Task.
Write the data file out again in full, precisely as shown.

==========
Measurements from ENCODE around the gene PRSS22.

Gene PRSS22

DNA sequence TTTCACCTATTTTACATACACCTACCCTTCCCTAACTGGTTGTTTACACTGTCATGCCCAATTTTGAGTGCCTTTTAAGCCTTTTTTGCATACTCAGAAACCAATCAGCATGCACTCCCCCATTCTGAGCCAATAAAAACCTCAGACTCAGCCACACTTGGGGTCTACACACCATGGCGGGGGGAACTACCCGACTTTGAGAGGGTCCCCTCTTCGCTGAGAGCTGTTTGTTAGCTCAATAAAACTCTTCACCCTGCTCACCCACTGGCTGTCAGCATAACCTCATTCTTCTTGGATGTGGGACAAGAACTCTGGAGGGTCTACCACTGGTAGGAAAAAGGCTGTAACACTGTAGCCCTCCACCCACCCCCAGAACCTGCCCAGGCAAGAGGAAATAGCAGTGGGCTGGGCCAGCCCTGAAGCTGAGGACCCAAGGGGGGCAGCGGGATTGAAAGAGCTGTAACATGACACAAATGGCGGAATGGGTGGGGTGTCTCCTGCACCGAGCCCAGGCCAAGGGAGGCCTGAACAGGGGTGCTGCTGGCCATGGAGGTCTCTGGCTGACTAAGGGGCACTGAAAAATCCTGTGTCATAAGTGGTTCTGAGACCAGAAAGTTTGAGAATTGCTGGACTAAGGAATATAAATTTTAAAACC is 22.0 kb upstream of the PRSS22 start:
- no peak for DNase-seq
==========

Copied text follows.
Measurements from ENCODE around the gene PRSS22.

Gene PRSS22

DNA sequence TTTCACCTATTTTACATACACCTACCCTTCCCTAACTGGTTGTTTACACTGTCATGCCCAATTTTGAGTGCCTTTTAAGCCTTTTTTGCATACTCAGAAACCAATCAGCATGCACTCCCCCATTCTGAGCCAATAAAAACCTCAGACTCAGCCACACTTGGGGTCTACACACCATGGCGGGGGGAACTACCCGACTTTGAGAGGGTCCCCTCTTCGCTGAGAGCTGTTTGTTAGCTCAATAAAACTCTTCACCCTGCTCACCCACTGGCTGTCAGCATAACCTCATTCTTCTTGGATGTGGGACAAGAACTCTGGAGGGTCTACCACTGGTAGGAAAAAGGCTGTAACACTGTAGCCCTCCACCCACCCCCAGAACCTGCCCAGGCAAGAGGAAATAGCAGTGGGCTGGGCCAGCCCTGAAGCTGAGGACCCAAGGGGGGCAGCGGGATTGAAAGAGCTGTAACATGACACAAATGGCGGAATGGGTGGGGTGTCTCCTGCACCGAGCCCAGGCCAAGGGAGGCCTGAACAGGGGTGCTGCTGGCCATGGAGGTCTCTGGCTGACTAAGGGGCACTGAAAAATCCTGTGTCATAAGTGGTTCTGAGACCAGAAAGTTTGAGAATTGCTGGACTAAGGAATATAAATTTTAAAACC is 22.0 kb upstream of the PRSS22 start:
- no peak for DNase-seq